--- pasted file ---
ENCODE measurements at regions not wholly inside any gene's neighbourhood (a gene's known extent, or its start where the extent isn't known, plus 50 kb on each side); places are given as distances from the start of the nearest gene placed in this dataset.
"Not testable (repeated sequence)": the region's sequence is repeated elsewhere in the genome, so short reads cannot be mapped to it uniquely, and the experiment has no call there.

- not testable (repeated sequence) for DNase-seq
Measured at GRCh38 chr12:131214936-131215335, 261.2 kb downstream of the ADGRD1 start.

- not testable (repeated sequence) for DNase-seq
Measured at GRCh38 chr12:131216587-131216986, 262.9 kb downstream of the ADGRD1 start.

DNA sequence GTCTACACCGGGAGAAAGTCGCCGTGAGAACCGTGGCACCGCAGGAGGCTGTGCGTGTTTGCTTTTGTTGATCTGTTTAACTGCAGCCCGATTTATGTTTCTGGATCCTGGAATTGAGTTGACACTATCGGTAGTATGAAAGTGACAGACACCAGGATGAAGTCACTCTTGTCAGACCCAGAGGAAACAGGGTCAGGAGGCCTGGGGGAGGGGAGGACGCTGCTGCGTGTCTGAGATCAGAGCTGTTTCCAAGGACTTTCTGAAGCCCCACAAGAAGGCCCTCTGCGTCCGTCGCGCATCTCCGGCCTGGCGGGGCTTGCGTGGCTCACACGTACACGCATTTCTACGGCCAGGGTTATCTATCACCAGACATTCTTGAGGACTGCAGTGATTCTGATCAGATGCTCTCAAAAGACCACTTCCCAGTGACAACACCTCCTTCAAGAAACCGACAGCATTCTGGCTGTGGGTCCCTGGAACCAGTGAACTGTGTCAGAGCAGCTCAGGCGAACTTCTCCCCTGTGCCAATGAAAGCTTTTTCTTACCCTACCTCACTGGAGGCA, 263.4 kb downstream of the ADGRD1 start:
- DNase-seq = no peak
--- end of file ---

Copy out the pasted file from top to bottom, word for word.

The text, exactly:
ENCODE measurements at regions not wholly inside any gene's neighbourhood (a gene's known extent, or its start where the extent isn't known, plus 50 kb on each side); places are given as distances from the start of the nearest gene placed in this dataset.
"Not testable (repeated sequence)": the region's sequence is repeated elsewhere in the genome, so short reads cannot be mapped to it uniquely, and the experiment has no call there.

- not testable (repeated sequence) for DNase-seq
Measured at GRCh38 chr12:131214936-131215335, 261.2 kb downstream of the ADGRD1 start.

- not testable (repeated sequence) for DNase-seq
Measured at GRCh38 chr12:131216587-131216986, 262.9 kb downstream of the ADGRD1 start.

DNA sequence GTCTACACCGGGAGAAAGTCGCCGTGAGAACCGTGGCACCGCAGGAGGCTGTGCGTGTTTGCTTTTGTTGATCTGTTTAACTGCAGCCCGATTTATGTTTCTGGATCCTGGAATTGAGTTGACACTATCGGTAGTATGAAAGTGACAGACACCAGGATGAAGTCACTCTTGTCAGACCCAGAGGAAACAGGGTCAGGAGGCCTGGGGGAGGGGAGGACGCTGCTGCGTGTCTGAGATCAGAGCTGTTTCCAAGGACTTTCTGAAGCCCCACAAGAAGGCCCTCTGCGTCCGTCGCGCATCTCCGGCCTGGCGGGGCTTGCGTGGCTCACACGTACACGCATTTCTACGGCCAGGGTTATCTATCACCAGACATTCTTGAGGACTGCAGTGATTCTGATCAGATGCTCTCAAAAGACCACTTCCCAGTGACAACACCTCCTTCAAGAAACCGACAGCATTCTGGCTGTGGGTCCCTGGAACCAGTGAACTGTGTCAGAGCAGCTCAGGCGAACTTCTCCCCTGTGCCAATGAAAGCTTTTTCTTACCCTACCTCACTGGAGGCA, 263.4 kb downstream of the ADGRD1 start:
- DNase-seq = no peak